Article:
Alumni Spotlight: Laurel Smith

Laurel is 18 years old and was born & raised in Southern California. She will be moving to Houston, Texas to attend Rice University in August. Last summer, she completed a GoOverseas interview about her experience with the Rustic Pathways Thailand program (go check it out!). She is fluent in Spanish, and loves food and traveling, two things that go together very well. She has been to almost 15 different countries and 6 out of 7 continents, and is hoping to visit at least 20 different countries by the time she turns 20.

Adventuring around Australia with Rustic Pathways

Why did you pick this program?

I chose this program for a few reasons. First, I only had two more continents to check off my travel list - Australia and Antarctica - and RP doesn't offer programs in Antarctica (yet!). Second, Rustic Pathways left such a good impression on me in Thailand that I knew I wanted to travel with them again, and maybe even work for them when I get older. Lastly, I knew I wanted to do a road trip, because you see so much more of your destination that way, but without rushing through it and getting the time to appreciate everything.

What do you tell your friends who are thinking about going abroad?

I always say, "go for it!". I personally believe that travel is one of the best ways to educate yourself in so many aspects, and is so much more fun than just reading about a place. I love to experience the cultures and destinations I am interested in firsthand, and I always encourage everyone to do the same. Whenever you travel abroad, you'll meet so many people and make so many connections that can last a lifetime; on both of my RP trips I have made friends close enough to buy plane tickets to visit (or have them fly out and visit me).

What is one piece of advice you'd give to someone going on your program?

My advice is to be comfortable being uncomfortable. You will do more hikes than you think you are physically capable of doing, you will be covered in dirt and sweat 24/7 despite easy access to showers, you will eat wraps for lunch so many days in a row that you can't bear to see another tortilla in your life, and you will get cuts, scrapes, blisters, bruises, and aches from your community service, sleeping on the floor, and general adventuring. It WILL suck sometimes, yet you will have the experience of a lifetime if you buckle down, don't complain, and commit to a positive attitude.

What's your favorite story to tell about your time abroad?

This story goes along with my advice about being comfortable with the uncomfortable. I had some pretty bad luck medically during the time I was on this trip. Two days before I was supposed to leave, I didn't use sunscreen and got a nasty sunburn all over my chest, stomach and arms. The day before I was supposed to leave, I found out that I had mono, and a possible throat infection. Luckily, my mono wasn't contagious, so I was prescribed an antibiotic for my throat and sent on my way. The morning of my flight, a piece of granite in my shower broke off and landed on my toe, breaking it. Going in to this trip I was already not at my best, but I wanted to make the most of my experience anyway. For my first week in Australia, everything was more or less running smoothly, but hiking with a broken toe and peeling skin still kind of sucked. About a week in, I noticed a rash on my chest. Because of my previous sunburn, we assumed it was a heat rash from hiking all day. How wrong we were. The next morning, I woke up swollen, painfully itchy, covered head to toe in hives, and unable to feel my face. One of the Rustic staff members took me to the ER at 6 am, where we waited for several hours to see a doctor.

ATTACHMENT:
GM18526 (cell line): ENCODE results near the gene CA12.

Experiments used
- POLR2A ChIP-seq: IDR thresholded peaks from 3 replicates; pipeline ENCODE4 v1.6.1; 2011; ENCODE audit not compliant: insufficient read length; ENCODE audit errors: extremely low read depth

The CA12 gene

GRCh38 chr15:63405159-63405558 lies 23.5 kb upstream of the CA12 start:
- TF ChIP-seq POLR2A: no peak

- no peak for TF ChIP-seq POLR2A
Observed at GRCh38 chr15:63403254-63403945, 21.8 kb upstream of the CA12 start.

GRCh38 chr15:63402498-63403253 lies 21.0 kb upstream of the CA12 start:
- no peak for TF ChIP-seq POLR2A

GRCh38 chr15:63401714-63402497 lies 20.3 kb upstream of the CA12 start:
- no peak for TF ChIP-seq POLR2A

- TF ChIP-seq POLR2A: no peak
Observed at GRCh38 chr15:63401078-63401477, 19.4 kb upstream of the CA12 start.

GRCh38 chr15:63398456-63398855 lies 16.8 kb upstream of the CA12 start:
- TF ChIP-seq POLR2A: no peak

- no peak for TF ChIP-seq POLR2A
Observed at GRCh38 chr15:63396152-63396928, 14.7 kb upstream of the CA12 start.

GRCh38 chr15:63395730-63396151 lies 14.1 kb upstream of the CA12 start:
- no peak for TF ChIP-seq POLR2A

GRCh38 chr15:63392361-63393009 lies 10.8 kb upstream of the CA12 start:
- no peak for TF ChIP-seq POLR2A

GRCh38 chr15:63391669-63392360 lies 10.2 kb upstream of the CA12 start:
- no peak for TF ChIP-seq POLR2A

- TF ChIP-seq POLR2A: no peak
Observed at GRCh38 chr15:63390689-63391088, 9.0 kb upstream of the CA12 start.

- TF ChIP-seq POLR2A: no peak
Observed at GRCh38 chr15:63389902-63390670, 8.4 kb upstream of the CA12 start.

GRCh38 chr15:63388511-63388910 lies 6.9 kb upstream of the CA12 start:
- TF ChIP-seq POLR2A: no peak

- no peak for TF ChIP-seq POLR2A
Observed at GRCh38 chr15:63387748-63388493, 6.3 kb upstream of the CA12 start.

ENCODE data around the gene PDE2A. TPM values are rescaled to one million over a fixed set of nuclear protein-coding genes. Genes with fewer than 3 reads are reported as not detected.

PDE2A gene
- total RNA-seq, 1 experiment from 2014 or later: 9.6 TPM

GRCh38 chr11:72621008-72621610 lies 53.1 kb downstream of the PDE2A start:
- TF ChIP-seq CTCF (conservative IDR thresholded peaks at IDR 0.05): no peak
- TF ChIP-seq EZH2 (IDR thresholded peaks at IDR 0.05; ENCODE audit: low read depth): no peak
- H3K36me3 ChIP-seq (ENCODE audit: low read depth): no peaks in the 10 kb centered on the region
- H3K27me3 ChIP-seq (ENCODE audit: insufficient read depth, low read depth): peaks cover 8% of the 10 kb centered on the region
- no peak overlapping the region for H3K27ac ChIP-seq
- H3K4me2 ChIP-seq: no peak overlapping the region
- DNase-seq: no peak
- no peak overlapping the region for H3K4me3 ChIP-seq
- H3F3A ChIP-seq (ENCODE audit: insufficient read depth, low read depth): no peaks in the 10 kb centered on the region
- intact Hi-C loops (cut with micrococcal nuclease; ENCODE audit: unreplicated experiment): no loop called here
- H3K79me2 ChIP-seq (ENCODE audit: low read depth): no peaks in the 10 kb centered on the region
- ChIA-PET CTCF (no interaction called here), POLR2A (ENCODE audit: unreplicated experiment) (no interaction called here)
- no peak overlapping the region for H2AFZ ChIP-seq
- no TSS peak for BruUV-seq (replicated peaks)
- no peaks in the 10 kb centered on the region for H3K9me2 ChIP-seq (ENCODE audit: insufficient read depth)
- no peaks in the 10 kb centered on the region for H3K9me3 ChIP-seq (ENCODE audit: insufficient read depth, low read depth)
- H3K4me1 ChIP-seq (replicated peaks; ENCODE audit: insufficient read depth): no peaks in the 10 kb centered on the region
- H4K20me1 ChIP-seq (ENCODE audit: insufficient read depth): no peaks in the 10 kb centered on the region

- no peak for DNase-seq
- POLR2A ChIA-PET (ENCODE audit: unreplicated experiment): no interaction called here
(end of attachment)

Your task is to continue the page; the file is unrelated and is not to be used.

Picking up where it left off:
The area we were in was pretty rural, so the doctor didn't arrive until almost 9 am. I was told that I was having an allergic reaction to the earlier-prescribed antibiotic for my throat because the mono was weakening my immune system. Basically, I was a mess, but not in any kind of life-threatening situation. There wasn't really much I could do aside from taking prescription-strength Benadryl (hello, drowsiness), and wait. My mom really wanted me to come home, but I was determined to finish my time in Australia. Luckily, my hives mostly cleared up after a few days, and I was able to participate in everything I had been wanting to since the beginning. I am so glad I decided to tough it out and stay on the trip, because I otherwise would have missed out on a huge opportunity that I might never have again. I got extremely comfortable with the extremely uncomfortable, and I made some of the best memories and the best friends of my life. I don't regret it for a second, and I wouldn't change my choice even if you paid me.

Laurel's experience with Australia's wildlife:

When my family and friends hear about my trip, they all really want to know what kangaroos are like. We saw a lot of kangaroos in the wild on our trip (they hop REALLY fast). We also got to help out at a rehab center for Australian wildlife and hang out with some 'roos up close and personal. We got to bottle feed them (they love milk!), and helped clean their enclosures. The babies are adorable. Because there are more babies than adults at the center, the owners create fake "pouches" for them to sleep in out of fleece blankets. Adult kangaroos are strange. The way I usually describe them is that they look and feel like large dogs, and so you would expect them to act that way, but they really act like cats. They're kind of jumpy and don't like to play games, but they love attention. They're cats trapped inside of dog's bodies, basically.